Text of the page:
Quantcast
nodot nodot
Wild Cards
May 2001 Article

Latest Wild Cards Article

Wild Cards Archives:
2004 - 2014
1998 - 2003

Tennis Server
HOME PAGE

Do You Want To Be A Better Tennis Player?

Then Sign Up For A Free Subscription to the Tennis Server INTERACTIVE
E-mail Newsletter!

You will join 25,000 other subscribers in receiving news of updates to the Tennis Server along with monthly tennis tips from tennis pro Tom Veneziano that won't be found on the web site.
 
Best of all, it is free!

Player Profiles:
 
Top Pros (Women)
tennis ball Serena Williams
tennis ball Na Li
tennis ball Simona Halep
tennis ball Petra Kvitova
tennis ball Agnieszka Radwanska
tennis ball Maria Sharapova
tennis ball Eugenie Bouchard
tennis ball Angelique Kerber
tennis ball Jelena Jankovic
tennis ball Victoria Azarenka
 ... more profiles
 
Top Pros (Men)
tennis ball Novak Djokovic
tennis ball Rafael Nadal
tennis ball Roger Federer
tennis ball Stanislas Wawrinka
tennis ball Tomas Berdych
tennis ball Milos Raonic
tennis ball David Ferrer
tennis ball Juan Martin del Potro
tennis ball Grigor Dimitrov
tennis ball Andy Murray
 ... more profiles
 
Tennis Features Icon TENNIS FEATURES:

BETWEEN THE LINES - Ray Bowers takes an analytical and sometimes controversial look at the ATP/WTA professional tour.
 
PRO TENNIS SHOWCASE - Tennis match reports and photography from around the world.
 
TURBO TENNIS - Ron Waite turbocharges your tennis game with tennis tips, strategic considerations, training and practice regimens, and mental mindsets and exercises.
 
TENNIS ANYONE? - USPTA Pro John Mills' quick player tip.
 
WILD CARDS - Each month a guest column by a new writer.
 
TENNIS SET - Jani Macari Pallis, Ph.D. looks at tennis science, engineering and technology.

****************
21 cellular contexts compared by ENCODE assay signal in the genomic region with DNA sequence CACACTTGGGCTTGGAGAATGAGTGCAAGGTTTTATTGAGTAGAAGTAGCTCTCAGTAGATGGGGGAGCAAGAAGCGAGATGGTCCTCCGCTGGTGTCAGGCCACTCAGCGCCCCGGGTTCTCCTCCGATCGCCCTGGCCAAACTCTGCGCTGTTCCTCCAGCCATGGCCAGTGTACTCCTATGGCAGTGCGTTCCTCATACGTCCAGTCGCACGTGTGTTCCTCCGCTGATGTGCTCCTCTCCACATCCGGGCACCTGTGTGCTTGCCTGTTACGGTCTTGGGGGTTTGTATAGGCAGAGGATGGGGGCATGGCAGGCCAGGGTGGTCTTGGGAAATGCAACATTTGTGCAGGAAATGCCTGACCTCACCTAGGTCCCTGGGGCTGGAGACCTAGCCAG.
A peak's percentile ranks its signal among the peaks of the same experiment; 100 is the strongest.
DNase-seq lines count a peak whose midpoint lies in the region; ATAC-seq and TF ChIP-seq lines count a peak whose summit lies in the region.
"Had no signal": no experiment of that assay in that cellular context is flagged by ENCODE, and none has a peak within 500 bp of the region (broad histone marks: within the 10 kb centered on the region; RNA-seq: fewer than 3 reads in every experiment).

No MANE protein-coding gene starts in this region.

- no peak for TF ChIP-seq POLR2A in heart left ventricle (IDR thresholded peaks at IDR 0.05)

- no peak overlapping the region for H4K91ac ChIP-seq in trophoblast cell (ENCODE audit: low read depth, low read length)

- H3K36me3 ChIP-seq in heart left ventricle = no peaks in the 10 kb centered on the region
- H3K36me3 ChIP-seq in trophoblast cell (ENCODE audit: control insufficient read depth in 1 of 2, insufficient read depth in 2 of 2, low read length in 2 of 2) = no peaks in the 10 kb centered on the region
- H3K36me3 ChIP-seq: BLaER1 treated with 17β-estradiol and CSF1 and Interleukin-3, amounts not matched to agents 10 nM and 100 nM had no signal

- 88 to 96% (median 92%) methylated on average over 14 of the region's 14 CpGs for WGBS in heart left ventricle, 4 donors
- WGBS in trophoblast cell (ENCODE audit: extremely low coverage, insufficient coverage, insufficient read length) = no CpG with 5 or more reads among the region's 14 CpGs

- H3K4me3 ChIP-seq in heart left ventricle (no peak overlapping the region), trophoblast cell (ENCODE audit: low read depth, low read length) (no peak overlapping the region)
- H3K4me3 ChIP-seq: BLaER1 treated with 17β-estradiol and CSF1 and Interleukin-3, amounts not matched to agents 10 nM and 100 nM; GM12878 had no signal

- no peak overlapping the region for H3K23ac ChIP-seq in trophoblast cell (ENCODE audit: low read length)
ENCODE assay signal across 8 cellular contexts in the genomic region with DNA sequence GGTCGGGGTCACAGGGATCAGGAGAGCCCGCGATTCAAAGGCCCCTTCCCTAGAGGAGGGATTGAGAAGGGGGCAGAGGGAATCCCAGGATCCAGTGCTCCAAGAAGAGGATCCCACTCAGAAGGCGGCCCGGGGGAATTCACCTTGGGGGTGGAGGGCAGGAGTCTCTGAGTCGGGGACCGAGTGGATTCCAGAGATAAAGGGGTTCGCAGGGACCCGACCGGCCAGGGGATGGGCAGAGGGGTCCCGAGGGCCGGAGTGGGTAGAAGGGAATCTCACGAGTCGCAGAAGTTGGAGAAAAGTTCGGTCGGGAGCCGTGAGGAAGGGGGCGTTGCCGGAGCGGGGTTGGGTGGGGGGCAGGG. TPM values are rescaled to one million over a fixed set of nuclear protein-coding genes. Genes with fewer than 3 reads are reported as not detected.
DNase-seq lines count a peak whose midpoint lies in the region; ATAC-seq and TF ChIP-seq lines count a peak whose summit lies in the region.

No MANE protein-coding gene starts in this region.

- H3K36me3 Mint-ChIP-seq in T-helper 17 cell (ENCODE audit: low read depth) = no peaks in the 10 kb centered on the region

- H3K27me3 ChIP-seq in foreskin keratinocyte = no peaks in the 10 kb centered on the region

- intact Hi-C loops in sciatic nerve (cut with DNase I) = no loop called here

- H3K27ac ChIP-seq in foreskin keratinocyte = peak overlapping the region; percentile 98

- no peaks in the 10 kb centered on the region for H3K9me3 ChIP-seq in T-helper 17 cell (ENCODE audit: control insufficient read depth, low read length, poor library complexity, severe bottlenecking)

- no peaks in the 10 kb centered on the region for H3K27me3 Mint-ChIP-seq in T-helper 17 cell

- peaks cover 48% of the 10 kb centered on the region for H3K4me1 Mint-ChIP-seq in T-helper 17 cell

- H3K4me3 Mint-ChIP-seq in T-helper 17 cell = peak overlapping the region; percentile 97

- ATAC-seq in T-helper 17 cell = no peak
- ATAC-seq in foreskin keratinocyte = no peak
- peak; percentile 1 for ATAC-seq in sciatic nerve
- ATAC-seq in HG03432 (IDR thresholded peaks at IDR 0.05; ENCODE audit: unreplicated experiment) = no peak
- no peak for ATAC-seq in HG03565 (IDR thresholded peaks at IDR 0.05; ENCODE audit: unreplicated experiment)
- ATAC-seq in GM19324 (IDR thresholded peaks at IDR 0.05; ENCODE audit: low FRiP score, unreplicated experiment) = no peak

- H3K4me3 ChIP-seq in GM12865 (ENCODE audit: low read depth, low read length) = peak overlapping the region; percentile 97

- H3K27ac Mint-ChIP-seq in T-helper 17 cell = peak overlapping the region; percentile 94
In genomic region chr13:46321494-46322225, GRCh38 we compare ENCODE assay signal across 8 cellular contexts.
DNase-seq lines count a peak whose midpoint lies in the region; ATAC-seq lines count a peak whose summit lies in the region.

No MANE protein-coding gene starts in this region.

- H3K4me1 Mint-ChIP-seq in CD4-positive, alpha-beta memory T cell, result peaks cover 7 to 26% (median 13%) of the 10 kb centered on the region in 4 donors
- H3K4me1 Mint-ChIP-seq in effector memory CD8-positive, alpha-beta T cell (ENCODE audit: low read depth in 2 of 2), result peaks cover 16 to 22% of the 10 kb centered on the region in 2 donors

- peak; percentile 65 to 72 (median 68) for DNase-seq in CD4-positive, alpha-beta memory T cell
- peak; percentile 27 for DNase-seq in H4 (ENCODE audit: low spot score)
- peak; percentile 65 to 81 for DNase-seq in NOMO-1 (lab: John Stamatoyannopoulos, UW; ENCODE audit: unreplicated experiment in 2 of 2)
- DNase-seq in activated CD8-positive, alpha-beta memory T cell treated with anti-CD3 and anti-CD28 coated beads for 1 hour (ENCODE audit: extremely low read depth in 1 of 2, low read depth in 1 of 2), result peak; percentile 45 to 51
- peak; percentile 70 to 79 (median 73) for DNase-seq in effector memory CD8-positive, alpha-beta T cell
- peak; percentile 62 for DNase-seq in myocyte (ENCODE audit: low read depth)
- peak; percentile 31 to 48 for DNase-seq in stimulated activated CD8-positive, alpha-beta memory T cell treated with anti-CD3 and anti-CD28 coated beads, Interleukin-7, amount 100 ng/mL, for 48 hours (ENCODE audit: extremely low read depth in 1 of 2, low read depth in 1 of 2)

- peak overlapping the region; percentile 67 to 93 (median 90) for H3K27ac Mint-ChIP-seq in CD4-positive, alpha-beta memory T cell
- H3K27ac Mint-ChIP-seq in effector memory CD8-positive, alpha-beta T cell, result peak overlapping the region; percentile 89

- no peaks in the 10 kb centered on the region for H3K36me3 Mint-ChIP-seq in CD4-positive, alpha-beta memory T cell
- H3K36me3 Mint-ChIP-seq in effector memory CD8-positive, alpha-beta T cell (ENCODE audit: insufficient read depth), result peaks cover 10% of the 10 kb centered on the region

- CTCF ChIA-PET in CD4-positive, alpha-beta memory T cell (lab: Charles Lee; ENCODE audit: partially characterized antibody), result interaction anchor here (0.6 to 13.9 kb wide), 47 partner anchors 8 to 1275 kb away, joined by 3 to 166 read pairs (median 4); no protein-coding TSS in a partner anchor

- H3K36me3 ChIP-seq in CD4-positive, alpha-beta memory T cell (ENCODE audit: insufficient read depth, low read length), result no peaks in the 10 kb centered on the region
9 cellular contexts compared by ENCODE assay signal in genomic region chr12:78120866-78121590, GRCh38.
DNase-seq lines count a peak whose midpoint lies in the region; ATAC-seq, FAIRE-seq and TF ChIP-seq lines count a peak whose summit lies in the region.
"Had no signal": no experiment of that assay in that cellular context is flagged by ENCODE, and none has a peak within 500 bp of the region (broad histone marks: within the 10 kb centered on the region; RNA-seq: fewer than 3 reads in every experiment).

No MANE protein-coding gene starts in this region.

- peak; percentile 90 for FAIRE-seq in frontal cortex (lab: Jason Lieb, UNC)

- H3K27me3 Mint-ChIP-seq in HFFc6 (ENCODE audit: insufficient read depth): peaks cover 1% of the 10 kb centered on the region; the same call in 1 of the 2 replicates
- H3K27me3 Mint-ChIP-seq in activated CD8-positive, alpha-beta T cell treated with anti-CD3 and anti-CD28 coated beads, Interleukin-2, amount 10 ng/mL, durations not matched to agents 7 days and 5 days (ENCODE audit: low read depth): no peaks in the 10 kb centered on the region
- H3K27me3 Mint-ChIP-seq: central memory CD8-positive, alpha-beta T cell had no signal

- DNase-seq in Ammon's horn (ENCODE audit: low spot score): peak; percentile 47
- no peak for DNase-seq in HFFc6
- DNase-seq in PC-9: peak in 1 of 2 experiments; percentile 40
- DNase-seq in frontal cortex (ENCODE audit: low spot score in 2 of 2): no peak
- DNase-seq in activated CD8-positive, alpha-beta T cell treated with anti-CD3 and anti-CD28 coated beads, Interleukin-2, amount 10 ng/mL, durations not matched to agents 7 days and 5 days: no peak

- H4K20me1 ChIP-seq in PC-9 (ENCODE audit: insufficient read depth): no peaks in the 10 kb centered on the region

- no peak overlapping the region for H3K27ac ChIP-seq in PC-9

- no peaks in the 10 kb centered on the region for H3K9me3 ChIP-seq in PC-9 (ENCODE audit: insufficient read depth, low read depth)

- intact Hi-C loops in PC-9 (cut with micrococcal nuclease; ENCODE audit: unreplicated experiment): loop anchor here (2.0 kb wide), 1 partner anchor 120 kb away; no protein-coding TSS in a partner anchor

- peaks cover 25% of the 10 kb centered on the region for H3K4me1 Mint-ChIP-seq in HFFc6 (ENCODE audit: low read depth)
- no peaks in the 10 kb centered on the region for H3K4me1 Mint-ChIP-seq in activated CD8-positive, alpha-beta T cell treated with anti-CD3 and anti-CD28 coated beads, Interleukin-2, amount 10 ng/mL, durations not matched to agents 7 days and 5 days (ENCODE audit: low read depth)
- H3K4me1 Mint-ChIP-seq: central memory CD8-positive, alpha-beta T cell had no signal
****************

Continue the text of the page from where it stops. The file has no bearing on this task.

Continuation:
MORTAL TENNIS - Greg Moran's tennis archive on how regular humans can play better tennis.
 
MENTAL EQUIPMENT - Explore the mental side of the game with Dr. John Murray.
 
TENNIS WARRIOR - Tom Veneziano's Tennis Warrior archive.
 
HARDSCRABBLE SCRAMBLE - USPTA pro Mike Whittington's player tip archive.
 
TENNIS EQUIPMENT TIPS.

Tennis Community Icon TENNIS COMMUNITY:


Tennis Book, DVD, and Video Index
 
Tennis Server Match Reports
 
Editor's Letter
 
Become a Tennis Server Sponsor

Explore The Tennis Net Icon EXPLORE THE TENNIS NET:

Pro Tennis Calendar & Event Links
 
Tennis News and Live Tennis Scores
 
Tennis Links on the Web
 
nodot
Wild Cards
 
Green Dot
 
Tennis Warehouse Logo
 
Green Dot

 
nodot
Tsk! Tsk!
by Tony Severino
Certified Instructor 4A
Professional Tennis Registry

Tony Serverino Photo
Tony Severino

Colonel Nick Powell wrote a pamphlet called The Code of Tennis, which delves deeper into situations not explicit in the Rules of Tennis. I guess old Nick got fed up with some of the goings-on regarding line calls and other acts of gamesmanship on the court and decided to put pen to paper to try to rectify the situation. (He didn't have a computer, you know.) It's a great read. It's gives a good insight into how to play the game properly, shall we say. If you haven't read it yet by all means do so soon.

There are a number of other thoughtless, on court antics that may have bothered him as well. Maybe they irk you a little too. These things happen on a daily basis and I'll bet you've seen them all a dozen times yourself. What should you do about them when they make Colonel Powell himself so sputtering mad he can't even address them? There's naught to do but elevate your nose, shake your head negatively and sniff, "Tsk! Tsk! Freely translated that means "Some People!"